My work "productivity" is measured in how many invoices are counted to my credit each week. Not a lot was said about desirable numbers when I was hired, but Bob the boss mentioned that he'd like to see 70 in a week, which is about 14-15 a day. I tackled that with no problem and was routinely coming in around 85 for a few months. Then, in the early summer, something clicked and I hit a stride that was around 100 each week and sometimes more. So he gave me a raise, and then somehow, I managed to pull even more out of my hat. There are about 20 people who are "just" drivers and many other people from the shop end up doing deliveries, so a list is tallied each week and usually the numbers span from one to 150 or more. During most of the summer, I was at about the fourth position where it looked I could not rise above the so-called trio of gods upon Olympus—three guys who have fixed routes that are not too far from the shop but also very dense ones at that, and who tended to work six day weeks and overtime each day. They had a lot of favorable conditions. But, since there has been a crackdown on overtime for a couple months now, I've nudged into their space. I got the third spot once and was all smiles, but this last week, I saw that I got the top spot with numbers to spare—131 deliveries over the next guy's 116. Some recent talk from Bob and his co-owner brother was about how I am the best driver there, but more so that no "short driver" (non-route) has been at the top slot before.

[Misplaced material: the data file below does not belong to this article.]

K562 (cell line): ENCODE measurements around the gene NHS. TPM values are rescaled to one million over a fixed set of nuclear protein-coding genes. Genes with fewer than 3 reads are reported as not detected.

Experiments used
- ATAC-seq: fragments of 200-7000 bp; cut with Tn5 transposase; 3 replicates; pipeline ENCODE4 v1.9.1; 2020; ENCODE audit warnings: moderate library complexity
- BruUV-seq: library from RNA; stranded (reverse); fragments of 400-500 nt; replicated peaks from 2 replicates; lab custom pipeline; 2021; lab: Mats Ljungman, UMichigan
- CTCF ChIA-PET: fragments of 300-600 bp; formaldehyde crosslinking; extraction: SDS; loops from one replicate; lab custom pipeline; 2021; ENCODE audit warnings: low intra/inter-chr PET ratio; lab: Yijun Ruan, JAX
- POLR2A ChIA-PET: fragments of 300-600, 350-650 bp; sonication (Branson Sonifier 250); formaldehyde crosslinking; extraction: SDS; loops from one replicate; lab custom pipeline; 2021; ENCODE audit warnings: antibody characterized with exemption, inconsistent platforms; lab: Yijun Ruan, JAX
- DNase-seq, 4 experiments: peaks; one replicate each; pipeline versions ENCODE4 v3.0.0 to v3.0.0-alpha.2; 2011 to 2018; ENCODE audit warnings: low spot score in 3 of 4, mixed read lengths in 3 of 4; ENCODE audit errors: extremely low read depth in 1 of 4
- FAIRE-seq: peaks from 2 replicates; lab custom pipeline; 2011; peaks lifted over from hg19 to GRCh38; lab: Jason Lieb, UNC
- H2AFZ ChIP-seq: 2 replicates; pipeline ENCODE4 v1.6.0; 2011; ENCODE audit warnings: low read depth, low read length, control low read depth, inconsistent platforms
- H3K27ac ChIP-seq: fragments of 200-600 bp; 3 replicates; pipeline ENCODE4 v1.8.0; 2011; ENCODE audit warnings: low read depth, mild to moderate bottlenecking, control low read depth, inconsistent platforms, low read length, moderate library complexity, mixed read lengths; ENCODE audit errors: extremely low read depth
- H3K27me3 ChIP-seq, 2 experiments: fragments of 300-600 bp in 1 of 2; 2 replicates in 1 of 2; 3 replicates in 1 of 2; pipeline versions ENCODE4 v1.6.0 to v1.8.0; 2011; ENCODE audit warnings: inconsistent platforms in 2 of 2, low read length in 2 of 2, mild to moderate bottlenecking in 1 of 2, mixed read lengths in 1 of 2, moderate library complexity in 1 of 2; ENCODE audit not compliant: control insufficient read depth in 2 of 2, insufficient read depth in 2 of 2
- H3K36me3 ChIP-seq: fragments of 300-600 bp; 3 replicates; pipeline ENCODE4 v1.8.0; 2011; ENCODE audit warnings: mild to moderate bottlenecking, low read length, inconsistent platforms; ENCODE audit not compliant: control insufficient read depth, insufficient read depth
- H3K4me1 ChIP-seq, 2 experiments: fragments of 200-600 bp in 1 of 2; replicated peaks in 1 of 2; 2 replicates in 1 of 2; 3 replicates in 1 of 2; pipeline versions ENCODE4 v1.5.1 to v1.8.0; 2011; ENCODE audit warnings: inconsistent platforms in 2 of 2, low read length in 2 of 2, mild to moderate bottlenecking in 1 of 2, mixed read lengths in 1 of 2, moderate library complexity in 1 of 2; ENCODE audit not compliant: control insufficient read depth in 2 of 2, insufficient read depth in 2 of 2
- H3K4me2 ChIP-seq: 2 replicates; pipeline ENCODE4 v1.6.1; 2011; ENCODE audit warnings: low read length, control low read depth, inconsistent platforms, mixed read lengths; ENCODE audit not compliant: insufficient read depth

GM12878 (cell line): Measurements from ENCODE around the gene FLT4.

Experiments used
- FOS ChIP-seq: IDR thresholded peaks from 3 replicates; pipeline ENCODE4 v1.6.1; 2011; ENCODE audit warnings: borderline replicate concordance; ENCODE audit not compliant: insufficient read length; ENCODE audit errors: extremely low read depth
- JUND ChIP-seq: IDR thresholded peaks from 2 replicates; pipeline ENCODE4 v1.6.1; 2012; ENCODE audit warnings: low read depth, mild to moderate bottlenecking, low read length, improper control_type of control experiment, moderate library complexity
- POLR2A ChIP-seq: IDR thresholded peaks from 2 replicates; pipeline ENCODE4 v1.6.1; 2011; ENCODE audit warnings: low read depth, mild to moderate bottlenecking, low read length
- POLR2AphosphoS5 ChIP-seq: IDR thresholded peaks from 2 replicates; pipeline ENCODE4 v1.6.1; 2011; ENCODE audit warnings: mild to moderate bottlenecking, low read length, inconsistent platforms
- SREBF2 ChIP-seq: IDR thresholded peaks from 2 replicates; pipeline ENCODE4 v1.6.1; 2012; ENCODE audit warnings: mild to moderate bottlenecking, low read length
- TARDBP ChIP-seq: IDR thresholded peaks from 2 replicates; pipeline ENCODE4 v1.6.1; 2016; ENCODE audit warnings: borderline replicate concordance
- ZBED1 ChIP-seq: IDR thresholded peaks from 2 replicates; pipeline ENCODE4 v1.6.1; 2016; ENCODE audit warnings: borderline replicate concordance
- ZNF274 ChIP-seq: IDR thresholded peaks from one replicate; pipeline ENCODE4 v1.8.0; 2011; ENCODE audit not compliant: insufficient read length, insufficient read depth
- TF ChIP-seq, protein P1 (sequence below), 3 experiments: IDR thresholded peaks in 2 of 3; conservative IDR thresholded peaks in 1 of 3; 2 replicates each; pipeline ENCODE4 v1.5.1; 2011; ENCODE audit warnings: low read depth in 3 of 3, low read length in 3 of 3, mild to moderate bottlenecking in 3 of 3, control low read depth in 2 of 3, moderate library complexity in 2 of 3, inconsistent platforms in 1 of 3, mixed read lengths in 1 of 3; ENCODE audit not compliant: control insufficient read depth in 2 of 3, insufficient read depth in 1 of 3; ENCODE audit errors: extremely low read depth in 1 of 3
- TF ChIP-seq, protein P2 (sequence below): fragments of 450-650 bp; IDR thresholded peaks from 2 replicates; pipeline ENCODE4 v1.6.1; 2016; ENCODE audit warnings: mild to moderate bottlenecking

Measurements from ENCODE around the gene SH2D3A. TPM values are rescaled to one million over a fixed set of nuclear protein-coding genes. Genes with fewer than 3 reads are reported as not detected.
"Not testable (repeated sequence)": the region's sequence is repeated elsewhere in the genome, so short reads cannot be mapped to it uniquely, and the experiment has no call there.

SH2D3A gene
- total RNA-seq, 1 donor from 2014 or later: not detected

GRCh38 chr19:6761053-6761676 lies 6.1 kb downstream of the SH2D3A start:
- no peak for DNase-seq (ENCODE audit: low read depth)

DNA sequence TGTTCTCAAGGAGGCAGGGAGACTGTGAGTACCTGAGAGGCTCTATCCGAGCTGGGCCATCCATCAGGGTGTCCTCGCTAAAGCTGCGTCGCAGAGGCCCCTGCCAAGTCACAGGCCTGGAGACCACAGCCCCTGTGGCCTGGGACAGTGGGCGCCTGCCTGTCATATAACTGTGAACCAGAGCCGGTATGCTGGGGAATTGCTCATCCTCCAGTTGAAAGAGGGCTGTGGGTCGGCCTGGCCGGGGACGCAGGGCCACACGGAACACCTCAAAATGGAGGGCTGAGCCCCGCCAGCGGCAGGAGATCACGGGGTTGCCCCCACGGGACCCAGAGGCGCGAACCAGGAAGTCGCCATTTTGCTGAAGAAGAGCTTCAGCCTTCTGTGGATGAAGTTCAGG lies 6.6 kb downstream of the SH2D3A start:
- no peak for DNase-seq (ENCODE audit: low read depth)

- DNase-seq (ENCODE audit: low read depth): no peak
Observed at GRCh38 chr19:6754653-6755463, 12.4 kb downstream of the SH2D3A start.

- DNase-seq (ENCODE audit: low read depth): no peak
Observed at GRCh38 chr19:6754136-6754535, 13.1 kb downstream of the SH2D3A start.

The case for being a short driver—for me anyway—is that I don't have to wake up at 3 am in order to work at 4 am, and also don't have to do the same damned places every day, even though that might have its advantages. I have usually started at 9-10 am and work "straight eight" with no lunch break, and my shift is the last of the driver shifts that can be occupied doing driving only. The next later involves parking trucks and gassing them up, which is not really what they want me to do since they fancy me too worthy a guy to do that for 1/8th of a shift when I could be zipping around in the "Milkwagon" —the beat up and chronically troubled 249,000 mile old white F-150 that I drive, that even after having seized up the engine this summer, they still let me drive daily (while other guys are shifted around from one vehicle to another each day). I do anything I can to avoid having to drive a refrigerator truck, which just disrupts my flow and always feels out of scale for me. I cram that F-150 full if I need to—the bed, the Xtra cab, and the front seat if need be. It is often hard to get around in since it has a matching shell on it, so I requested a tool to help reach in and pull stuff. It is silly as fuck but they got me the hoe I asked for (resulting in many lewd jokes about how my hoe is good in bed, etc.) It turns out that it is quite a good thing to save my knees from climbing inside. Likewise, its good for my back to not be contorting within the covered bed space. Until I can grow arms like Inspector Gadget, it will have to do!
I don't really know what the milk joke is or how extensive it reaches, but the truck has been dubbed the Milkwagon, and I the Milkman. I didn't know that term till someone else got the title for a while before he left or was canned. This title goes to those who spill milk. For me it was about a gallon of heavy cream back in my first month. But for this other guy, it was totally losing some big share of a 24 gallon order as a stack of crates toppled. One day, I was in the shop as this made word and spread like wildfire, then before I know it, someone chimes in, remembering my heavy cream incident of months before, and says, "well, I guess you're not the milkman anymore!" Of all the things I've spilled repeatedly over the ten months I've been there, I wonder why the milk thing sticks like it does.